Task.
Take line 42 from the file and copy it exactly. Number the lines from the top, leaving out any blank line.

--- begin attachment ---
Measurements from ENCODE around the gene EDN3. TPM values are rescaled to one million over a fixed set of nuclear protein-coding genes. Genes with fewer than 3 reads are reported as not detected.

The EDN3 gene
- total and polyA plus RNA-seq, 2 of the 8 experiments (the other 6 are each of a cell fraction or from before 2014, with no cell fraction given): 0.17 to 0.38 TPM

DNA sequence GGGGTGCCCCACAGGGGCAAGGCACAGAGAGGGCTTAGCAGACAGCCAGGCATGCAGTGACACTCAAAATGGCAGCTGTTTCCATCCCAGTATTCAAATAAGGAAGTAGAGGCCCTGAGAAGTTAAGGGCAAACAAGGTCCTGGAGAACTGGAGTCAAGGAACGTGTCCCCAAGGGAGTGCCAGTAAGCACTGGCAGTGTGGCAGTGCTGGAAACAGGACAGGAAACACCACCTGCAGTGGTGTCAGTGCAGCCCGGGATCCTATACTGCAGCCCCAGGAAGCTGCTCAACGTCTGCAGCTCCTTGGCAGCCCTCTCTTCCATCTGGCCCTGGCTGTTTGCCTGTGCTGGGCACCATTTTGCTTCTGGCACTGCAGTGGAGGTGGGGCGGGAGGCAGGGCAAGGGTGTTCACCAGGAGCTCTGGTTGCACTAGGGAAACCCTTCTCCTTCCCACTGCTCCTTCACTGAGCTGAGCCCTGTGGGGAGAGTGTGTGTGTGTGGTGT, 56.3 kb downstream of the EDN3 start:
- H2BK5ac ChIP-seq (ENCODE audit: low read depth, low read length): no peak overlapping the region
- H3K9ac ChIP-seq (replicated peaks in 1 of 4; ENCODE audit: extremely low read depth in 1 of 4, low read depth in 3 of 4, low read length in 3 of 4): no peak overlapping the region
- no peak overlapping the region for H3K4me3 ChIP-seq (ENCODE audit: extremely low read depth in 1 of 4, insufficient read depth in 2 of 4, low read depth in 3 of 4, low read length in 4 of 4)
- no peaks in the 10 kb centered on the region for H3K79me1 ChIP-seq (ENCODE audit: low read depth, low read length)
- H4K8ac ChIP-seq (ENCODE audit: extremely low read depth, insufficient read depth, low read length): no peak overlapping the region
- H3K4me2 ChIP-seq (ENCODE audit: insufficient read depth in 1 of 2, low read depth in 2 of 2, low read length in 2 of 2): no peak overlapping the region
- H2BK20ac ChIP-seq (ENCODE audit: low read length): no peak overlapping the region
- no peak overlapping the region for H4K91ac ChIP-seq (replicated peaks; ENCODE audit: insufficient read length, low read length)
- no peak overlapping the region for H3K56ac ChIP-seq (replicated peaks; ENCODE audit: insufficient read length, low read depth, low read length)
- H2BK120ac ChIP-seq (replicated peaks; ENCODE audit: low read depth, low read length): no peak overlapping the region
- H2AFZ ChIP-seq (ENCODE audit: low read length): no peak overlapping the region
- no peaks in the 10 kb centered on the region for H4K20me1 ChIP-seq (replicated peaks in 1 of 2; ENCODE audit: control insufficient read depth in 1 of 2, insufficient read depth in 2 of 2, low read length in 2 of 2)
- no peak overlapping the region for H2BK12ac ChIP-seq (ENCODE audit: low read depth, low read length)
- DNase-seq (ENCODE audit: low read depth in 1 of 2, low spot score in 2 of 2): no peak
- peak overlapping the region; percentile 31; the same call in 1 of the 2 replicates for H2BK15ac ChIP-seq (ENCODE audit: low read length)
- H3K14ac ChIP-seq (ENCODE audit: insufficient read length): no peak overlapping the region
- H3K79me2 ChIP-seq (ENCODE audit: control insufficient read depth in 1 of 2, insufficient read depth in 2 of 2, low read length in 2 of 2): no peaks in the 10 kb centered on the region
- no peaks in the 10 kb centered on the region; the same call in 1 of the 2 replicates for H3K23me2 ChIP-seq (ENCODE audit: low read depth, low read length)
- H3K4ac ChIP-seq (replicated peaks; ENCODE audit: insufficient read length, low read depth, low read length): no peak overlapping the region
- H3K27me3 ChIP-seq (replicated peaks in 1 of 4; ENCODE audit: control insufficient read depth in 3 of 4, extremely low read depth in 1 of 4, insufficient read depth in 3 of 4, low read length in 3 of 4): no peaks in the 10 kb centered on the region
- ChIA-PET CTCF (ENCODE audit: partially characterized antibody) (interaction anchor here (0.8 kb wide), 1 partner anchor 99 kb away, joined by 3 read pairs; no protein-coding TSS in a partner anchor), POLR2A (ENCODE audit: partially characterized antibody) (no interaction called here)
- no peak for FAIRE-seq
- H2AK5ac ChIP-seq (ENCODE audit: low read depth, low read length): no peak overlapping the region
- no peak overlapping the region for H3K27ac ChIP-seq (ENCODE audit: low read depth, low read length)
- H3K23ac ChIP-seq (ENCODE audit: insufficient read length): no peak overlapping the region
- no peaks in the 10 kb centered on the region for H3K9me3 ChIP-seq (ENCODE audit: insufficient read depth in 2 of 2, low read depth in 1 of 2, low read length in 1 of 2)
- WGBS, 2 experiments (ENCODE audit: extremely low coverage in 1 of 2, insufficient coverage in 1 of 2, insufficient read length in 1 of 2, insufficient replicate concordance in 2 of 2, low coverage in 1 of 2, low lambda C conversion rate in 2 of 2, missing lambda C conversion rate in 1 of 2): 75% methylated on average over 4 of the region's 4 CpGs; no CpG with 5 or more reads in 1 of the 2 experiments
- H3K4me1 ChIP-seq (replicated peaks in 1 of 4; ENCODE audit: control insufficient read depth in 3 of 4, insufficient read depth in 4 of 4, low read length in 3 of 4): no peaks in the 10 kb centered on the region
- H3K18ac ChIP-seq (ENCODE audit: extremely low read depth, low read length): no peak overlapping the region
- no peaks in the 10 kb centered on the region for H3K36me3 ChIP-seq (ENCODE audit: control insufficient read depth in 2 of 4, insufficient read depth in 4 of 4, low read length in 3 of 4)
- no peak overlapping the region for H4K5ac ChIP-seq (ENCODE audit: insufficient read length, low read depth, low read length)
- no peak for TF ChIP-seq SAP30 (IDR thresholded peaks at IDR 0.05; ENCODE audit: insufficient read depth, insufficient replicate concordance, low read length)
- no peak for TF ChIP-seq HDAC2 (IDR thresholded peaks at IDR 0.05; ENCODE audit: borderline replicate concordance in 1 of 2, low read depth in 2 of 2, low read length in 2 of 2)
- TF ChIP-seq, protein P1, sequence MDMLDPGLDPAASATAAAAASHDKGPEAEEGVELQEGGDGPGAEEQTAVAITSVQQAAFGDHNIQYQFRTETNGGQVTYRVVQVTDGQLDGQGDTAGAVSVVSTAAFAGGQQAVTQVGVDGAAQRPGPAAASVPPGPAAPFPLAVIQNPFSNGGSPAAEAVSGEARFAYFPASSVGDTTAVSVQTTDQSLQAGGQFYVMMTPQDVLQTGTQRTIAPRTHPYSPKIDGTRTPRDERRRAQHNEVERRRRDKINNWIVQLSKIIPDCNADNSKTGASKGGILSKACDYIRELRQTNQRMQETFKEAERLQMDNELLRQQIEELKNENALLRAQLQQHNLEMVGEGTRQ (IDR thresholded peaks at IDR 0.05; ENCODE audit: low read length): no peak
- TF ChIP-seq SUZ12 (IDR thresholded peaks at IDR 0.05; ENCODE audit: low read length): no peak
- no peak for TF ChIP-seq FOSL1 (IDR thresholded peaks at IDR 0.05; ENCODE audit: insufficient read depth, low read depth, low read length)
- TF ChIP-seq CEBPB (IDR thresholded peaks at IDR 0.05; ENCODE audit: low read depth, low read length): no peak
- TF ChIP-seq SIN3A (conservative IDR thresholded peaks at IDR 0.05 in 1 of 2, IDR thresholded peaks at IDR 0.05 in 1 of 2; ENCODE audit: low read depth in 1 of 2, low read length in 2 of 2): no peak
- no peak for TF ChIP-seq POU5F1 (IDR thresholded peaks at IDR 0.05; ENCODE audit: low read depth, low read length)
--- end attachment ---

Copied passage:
- TF ChIP-seq SIN3A (conservative IDR thresholded peaks at IDR 0.05 in 1 of 2, IDR thresholded peaks at IDR 0.05 in 1 of 2; ENCODE audit: low read depth in 1 of 2, low read length in 2 of 2): no peak